Monday, December 08, 2008

"Like men betrayed"

From the new issue of The New Yorker, an excerpt from James Wood's assessment of Richard Yates' amazing novel, Revolutionary Road, describing the main character, Frank Wheeler:

Frank works in New York for Knox Business Machines but prides himself that he takes his job ironically, that he cares nothing for it, and that his real life is elsewhere. Yates was playing a morbid joke on himself when he created Frank Wheeler, because Frank is Yates without the writing: he is saving himself for an invisible “creative” life that he is too unimaginative to envision.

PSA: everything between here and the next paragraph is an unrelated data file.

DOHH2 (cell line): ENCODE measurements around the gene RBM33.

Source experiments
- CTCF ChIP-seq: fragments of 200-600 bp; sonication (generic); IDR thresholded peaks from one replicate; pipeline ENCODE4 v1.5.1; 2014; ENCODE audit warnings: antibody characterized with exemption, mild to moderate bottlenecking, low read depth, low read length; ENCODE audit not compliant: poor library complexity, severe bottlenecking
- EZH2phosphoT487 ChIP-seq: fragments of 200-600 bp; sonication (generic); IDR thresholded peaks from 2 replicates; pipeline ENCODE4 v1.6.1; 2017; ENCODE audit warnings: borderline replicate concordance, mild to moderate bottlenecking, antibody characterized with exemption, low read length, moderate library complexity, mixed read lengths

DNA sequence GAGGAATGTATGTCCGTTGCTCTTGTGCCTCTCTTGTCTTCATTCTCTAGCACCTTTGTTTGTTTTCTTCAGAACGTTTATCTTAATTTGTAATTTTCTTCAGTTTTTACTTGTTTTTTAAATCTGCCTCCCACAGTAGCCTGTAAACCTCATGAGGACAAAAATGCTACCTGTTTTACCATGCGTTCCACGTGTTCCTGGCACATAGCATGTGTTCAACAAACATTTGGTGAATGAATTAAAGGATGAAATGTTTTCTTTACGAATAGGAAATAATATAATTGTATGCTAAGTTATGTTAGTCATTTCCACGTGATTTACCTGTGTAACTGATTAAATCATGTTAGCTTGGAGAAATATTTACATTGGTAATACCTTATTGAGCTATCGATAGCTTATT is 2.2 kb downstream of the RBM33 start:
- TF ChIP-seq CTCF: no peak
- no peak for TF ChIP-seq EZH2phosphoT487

This is definitely one of my greatest fears for my future, or my present. The idea of wrapping your external life in irony and disdain to protect some genuine core that you are ultimately unable to bring to fruition -- too feeble or scared or (yes, let's go there) impotent.

Amazing that Yates was able to capture this wariness that seems so typical of the professional male; amazing how it rings true through the decades. And with that, back to work.

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